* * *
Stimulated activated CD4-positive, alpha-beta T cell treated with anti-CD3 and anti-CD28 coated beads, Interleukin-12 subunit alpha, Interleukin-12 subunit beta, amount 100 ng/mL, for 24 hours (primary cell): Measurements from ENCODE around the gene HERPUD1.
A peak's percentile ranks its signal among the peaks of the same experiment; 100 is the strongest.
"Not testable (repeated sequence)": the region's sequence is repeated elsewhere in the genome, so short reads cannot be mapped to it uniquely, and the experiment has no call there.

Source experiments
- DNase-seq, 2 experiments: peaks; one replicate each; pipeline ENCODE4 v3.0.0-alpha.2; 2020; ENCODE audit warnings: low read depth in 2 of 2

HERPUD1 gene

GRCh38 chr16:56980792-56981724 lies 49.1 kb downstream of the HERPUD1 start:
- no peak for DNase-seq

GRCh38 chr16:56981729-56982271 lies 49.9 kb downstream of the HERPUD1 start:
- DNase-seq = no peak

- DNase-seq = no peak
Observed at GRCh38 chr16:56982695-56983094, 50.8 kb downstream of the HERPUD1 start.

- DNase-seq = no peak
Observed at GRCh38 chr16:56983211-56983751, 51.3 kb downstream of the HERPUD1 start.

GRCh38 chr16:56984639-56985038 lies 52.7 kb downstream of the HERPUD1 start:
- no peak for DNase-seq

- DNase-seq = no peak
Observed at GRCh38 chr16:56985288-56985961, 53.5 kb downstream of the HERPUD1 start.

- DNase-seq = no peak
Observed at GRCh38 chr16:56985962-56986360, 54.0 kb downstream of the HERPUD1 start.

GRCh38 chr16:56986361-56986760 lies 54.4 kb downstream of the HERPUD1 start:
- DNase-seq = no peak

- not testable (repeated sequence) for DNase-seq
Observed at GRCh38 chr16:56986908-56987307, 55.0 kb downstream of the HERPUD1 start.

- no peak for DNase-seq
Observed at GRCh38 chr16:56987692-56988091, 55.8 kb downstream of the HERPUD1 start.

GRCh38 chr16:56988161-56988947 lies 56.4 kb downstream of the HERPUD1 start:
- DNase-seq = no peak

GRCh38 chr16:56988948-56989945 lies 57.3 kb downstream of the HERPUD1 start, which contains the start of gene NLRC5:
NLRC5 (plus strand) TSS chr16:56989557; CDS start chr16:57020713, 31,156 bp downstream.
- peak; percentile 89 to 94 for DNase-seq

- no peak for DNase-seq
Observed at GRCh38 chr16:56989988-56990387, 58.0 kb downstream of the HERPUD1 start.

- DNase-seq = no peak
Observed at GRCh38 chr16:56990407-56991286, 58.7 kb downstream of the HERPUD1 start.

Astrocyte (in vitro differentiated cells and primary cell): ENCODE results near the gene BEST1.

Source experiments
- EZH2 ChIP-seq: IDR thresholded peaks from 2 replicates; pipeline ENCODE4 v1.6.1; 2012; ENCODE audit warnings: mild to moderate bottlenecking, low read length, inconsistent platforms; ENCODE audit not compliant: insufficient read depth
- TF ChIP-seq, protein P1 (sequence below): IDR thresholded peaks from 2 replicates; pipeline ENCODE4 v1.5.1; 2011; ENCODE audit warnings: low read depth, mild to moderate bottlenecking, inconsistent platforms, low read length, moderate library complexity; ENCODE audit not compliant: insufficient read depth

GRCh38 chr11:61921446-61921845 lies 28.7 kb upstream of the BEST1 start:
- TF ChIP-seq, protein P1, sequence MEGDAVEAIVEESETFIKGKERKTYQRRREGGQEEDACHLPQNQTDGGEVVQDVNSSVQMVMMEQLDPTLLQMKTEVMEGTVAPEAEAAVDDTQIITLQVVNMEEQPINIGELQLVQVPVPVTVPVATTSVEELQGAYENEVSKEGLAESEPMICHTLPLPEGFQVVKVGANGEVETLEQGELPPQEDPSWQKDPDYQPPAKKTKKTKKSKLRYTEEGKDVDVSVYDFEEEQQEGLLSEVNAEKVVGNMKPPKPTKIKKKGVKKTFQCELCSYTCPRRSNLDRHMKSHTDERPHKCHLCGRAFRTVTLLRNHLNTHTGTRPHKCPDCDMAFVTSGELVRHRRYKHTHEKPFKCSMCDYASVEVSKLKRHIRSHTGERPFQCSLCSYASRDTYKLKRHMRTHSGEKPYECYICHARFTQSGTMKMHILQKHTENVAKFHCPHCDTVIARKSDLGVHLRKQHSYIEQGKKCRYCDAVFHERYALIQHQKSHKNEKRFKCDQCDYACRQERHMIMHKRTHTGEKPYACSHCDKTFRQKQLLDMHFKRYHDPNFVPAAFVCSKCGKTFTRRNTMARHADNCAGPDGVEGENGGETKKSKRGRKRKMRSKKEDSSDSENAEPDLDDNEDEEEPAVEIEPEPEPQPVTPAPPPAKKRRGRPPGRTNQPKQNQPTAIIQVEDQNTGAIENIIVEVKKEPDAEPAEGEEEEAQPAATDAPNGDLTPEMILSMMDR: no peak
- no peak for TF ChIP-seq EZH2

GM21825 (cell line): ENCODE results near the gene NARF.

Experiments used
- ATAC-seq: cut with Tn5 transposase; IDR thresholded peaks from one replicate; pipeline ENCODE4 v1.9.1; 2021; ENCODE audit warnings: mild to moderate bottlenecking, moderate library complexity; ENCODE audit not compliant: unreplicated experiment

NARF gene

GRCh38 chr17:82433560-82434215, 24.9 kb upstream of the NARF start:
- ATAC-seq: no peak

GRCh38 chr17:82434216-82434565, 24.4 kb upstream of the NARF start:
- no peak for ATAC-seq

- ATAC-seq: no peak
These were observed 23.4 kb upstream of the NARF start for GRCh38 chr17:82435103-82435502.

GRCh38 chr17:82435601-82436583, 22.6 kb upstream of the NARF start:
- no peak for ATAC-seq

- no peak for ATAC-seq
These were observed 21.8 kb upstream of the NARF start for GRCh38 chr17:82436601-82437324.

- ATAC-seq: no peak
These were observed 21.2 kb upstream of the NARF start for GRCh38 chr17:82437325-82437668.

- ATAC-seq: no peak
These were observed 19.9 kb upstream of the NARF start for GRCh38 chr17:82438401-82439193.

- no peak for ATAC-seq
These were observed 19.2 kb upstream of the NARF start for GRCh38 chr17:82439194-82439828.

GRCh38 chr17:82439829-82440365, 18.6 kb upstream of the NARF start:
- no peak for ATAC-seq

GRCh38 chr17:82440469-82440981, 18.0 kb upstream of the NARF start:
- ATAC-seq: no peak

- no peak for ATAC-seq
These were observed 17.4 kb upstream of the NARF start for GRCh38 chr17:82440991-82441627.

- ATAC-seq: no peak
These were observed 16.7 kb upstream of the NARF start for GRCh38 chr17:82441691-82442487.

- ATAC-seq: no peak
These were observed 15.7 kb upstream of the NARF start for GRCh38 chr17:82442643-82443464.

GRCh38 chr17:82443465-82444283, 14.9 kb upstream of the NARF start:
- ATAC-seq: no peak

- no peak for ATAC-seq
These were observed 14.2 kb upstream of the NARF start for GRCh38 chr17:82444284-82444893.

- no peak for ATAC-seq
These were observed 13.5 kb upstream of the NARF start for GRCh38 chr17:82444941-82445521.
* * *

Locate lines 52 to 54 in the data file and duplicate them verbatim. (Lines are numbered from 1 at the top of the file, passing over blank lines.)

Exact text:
These were observed 23.4 kb upstream of the NARF start for GRCh38 chr17:82435103-82435502.

GRCh38 chr17:82435601-82436583, 22.6 kb upstream of the NARF start:
- no peak for ATAC-seq